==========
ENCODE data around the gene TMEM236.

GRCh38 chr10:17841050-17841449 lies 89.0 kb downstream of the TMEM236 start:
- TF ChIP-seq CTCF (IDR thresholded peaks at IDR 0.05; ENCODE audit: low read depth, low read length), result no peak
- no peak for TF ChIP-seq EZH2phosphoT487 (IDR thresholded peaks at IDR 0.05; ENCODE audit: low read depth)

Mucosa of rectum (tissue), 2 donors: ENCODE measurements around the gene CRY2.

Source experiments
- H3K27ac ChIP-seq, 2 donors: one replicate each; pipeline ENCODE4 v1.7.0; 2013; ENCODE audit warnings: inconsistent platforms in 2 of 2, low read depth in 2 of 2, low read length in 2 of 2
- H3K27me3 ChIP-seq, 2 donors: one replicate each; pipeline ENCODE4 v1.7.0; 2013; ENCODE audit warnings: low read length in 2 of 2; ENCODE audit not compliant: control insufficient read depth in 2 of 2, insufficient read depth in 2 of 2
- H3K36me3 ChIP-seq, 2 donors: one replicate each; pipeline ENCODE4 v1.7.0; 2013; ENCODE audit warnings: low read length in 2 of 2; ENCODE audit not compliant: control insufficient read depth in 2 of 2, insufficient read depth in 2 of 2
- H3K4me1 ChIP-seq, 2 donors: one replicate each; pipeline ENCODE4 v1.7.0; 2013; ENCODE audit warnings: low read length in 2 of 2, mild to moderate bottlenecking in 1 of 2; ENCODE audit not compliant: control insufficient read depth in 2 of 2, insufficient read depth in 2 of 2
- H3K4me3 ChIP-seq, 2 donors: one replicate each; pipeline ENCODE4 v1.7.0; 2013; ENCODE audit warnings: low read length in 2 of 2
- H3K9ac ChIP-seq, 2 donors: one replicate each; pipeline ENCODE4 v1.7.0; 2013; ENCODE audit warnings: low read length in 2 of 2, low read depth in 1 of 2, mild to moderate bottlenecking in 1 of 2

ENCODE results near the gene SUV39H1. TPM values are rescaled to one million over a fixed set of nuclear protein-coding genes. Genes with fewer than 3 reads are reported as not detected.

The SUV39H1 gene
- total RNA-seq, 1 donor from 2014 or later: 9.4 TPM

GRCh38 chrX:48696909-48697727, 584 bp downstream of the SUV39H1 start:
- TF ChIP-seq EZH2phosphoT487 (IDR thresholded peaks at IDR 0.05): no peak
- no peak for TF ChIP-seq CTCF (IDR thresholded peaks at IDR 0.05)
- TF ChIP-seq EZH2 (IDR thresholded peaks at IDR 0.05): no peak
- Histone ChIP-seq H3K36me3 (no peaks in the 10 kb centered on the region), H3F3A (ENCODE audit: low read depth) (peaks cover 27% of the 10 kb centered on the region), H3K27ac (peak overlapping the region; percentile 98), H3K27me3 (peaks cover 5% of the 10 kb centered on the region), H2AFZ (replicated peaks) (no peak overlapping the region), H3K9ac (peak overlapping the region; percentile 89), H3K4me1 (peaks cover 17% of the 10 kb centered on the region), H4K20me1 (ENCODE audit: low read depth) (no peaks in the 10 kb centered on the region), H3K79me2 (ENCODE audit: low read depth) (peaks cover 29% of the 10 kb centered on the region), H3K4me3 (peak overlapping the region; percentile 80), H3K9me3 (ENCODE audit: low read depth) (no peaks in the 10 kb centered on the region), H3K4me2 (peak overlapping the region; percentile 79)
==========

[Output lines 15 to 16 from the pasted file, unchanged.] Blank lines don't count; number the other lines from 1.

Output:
- total RNA-seq, 1 donor from 2014 or later: 9.4 TPM

GRCh38 chrX:48696909-48697727, 584 bp downstream of the SUV39H1 start: